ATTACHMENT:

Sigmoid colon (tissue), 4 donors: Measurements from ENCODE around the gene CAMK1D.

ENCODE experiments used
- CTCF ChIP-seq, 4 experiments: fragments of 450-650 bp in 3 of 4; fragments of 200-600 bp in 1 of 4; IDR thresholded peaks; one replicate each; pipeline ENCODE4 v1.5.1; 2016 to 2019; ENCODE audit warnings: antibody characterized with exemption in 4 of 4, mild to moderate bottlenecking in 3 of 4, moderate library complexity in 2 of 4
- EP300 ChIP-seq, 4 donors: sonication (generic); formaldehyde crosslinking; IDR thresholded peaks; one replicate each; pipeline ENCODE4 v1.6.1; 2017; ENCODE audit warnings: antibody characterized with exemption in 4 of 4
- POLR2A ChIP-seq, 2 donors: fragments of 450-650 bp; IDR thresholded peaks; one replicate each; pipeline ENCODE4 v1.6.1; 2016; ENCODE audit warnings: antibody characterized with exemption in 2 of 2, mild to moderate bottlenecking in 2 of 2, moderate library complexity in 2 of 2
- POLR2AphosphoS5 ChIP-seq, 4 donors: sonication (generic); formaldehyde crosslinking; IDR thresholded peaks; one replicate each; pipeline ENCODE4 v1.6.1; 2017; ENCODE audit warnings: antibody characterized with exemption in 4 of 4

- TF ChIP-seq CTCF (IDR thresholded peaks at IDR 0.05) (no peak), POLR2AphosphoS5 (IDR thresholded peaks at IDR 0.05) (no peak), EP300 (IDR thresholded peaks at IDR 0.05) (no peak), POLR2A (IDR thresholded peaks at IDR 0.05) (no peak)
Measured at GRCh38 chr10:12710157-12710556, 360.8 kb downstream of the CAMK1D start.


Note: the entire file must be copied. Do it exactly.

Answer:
Sigmoid colon (tissue), 4 donors: Measurements from ENCODE around the gene CAMK1D.

ENCODE experiments used
- CTCF ChIP-seq, 4 experiments: fragments of 450-650 bp in 3 of 4; fragments of 200-600 bp in 1 of 4; IDR thresholded peaks; one replicate each; pipeline ENCODE4 v1.5.1; 2016 to 2019; ENCODE audit warnings: antibody characterized with exemption in 4 of 4, mild to moderate bottlenecking in 3 of 4, moderate library complexity in 2 of 4
- EP300 ChIP-seq, 4 donors: sonication (generic); formaldehyde crosslinking; IDR thresholded peaks; one replicate each; pipeline ENCODE4 v1.6.1; 2017; ENCODE audit warnings: antibody characterized with exemption in 4 of 4
- POLR2A ChIP-seq, 2 donors: fragments of 450-650 bp; IDR thresholded peaks; one replicate each; pipeline ENCODE4 v1.6.1; 2016; ENCODE audit warnings: antibody characterized with exemption in 2 of 2, mild to moderate bottlenecking in 2 of 2, moderate library complexity in 2 of 2
- POLR2AphosphoS5 ChIP-seq, 4 donors: sonication (generic); formaldehyde crosslinking; IDR thresholded peaks; one replicate each; pipeline ENCODE4 v1.6.1; 2017; ENCODE audit warnings: antibody characterized with exemption in 4 of 4

- TF ChIP-seq CTCF (IDR thresholded peaks at IDR 0.05) (no peak), POLR2AphosphoS5 (IDR thresholded peaks at IDR 0.05) (no peak), EP300 (IDR thresholded peaks at IDR 0.05) (no peak), POLR2A (IDR thresholded peaks at IDR 0.05) (no peak)
Measured at GRCh38 chr10:12710157-12710556, 360.8 kb downstream of the CAMK1D start.